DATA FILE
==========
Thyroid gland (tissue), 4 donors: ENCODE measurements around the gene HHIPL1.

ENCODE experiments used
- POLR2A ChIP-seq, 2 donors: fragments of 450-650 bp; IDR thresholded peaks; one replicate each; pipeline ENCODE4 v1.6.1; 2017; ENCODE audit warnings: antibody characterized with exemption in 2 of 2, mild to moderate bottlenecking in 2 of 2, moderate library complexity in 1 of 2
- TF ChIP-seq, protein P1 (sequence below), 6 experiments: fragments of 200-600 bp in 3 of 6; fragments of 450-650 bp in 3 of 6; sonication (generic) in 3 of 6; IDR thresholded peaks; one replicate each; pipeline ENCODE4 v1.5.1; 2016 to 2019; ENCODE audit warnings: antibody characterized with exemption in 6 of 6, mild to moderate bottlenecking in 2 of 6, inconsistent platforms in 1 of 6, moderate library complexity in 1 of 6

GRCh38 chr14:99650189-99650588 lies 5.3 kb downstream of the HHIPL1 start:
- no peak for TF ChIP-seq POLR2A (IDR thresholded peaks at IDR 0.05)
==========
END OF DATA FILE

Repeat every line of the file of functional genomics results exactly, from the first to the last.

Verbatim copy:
Thyroid gland (tissue), 4 donors: ENCODE measurements around the gene HHIPL1.

ENCODE experiments used
- POLR2A ChIP-seq, 2 donors: fragments of 450-650 bp; IDR thresholded peaks; one replicate each; pipeline ENCODE4 v1.6.1; 2017; ENCODE audit warnings: antibody characterized with exemption in 2 of 2, mild to moderate bottlenecking in 2 of 2, moderate library complexity in 1 of 2
- TF ChIP-seq, protein P1 (sequence below), 6 experiments: fragments of 200-600 bp in 3 of 6; fragments of 450-650 bp in 3 of 6; sonication (generic) in 3 of 6; IDR thresholded peaks; one replicate each; pipeline ENCODE4 v1.5.1; 2016 to 2019; ENCODE audit warnings: antibody characterized with exemption in 6 of 6, mild to moderate bottlenecking in 2 of 6, inconsistent platforms in 1 of 6, moderate library complexity in 1 of 6

GRCh38 chr14:99650189-99650588 lies 5.3 kb downstream of the HHIPL1 start:
- no peak for TF ChIP-seq POLR2A (IDR thresholded peaks at IDR 0.05)